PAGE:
Interview
Rock & Rule (Part 1)
Emru Townsend: Were you encouraged by things like Bakshi's movies and Heavy Metal, which was all around then, within the five years before that?

Larry Jacobs: What's the time frame with Heavy Metal?

Clive Smith: The story here is that [Heavy Metal producer] Ivan Reitman came to us when we were just in the early stages of developing Drats! We'd put a lot of energy into that and we were very, very enthusiastic about it, and he came in with Heavy Metal looking for a studio to do it.

John Halfpenny: To do the whole thing or just a sequence?

Anne Marie Bardwell: Yeah, to do the whole thing.

Clive Smith: He was looking for a studio to actually produce it, and we basically turned him away because we were far more keen on going in the direction that we were going with our film.

Larry Jacobs: We were doing our own thing. As far as Bakshi is concerned, I think the stuff that we'd seen from Bakshi's up to that point was like, oh, we can do better than this. So it was an encouragement on that level.

Anne Marie Bardwell: But it was also a reference point.

Norm Stangel: Yeah, I think it was encouraging.

Anne Marie Bardwell: Yeah! It was a reference point because, I mean, what else was out there?

Robin Budd: Yeah, there wasn't much.

Anne Marie Bardwell: No.

Robin Budd: He was neat because he was irreverent. But at the same time, his films were, like...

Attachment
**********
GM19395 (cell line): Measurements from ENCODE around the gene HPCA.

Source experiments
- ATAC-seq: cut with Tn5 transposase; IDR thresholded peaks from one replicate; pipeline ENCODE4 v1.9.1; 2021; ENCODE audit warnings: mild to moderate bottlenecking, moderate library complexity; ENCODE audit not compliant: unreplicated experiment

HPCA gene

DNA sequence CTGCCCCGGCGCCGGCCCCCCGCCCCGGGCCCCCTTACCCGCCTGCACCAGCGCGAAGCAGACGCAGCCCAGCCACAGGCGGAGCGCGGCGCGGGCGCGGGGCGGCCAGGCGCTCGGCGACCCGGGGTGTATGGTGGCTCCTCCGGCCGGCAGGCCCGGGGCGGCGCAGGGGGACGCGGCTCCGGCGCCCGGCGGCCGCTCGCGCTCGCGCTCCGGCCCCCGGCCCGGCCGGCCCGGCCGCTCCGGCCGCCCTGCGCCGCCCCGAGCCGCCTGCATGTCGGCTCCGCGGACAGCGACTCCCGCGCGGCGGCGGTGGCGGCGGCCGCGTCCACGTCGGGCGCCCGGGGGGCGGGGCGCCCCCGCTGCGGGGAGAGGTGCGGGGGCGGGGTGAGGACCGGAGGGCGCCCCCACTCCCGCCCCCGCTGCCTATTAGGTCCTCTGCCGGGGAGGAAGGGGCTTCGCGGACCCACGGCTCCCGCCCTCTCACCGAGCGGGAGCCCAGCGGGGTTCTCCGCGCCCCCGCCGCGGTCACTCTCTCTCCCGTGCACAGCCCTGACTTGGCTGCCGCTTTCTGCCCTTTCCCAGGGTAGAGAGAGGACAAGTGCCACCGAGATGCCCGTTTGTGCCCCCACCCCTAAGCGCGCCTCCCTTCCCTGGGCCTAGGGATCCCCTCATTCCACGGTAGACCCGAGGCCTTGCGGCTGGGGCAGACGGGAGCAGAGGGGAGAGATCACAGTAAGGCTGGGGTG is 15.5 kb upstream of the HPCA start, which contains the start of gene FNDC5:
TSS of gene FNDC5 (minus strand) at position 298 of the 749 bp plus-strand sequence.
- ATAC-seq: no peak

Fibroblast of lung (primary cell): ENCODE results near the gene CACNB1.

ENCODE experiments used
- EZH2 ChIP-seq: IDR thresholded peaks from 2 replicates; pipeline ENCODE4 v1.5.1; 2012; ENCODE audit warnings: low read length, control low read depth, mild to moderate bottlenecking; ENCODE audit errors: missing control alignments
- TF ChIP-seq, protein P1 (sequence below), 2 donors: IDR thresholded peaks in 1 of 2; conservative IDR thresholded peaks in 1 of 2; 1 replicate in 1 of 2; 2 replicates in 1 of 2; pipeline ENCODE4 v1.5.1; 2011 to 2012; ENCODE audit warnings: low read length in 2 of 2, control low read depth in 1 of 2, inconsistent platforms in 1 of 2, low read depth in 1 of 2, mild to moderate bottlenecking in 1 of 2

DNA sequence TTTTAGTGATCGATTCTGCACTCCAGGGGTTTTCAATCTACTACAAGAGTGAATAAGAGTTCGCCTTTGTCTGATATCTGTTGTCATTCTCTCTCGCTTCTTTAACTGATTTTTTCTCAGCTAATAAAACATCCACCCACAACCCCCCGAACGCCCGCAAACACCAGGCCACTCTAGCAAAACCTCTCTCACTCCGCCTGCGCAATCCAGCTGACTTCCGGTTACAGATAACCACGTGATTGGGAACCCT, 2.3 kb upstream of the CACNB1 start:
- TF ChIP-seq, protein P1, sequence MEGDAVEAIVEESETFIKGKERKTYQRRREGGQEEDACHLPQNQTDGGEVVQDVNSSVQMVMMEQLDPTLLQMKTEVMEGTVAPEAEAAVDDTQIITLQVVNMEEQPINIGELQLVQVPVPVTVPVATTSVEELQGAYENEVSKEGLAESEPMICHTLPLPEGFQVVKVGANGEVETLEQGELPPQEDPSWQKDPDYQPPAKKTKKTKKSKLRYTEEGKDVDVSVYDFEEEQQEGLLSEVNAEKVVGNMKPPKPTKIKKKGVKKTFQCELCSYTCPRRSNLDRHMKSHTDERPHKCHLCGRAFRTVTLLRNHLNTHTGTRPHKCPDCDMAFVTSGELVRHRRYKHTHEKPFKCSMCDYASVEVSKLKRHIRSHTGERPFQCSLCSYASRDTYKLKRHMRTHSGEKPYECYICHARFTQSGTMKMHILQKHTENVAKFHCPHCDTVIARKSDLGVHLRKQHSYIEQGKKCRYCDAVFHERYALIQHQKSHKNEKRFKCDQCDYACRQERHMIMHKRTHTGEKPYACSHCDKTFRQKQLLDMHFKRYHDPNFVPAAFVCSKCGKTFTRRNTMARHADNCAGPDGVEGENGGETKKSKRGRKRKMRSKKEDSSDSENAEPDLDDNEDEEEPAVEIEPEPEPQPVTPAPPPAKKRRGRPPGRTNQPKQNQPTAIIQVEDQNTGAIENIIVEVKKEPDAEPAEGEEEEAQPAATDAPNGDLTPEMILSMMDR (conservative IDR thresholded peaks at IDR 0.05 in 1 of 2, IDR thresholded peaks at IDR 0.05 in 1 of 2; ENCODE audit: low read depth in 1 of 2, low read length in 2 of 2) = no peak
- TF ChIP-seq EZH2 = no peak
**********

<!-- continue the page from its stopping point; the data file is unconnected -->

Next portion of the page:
Anne Marie Bardwell: It wasn't where you wanted to go, it was just something else that was on the horizon when there was very little else that you could even relate to with regards to what this film was going to be.

Plus, I think that a bunch of us had known each other through college, and there were relationships there in the group of people that we have that really made the film doable from a personal standpoint.

Clive Smith: A family sense, then. That's what you're saying.

Anne Marie Bardwell: I hate to say that word, but there was a lot of blood involved.

John Halfpenny: Yeah. You would allow somebody to go off in a different direction than you were going because you trusted them.

Anne Marie Bardwell: It wasn't like anybody was off with other—you know, you didn't know what somebody else's agenda was. It was all about doing this stuff called animation and exploring and there was a lot of enthusiasm about what we were going to make. Everybody was really passionate about it. Even if you found the money and the story got somehow saved and everything else, you can't buy that. So there was this whole foundation that I think made it possible, too.
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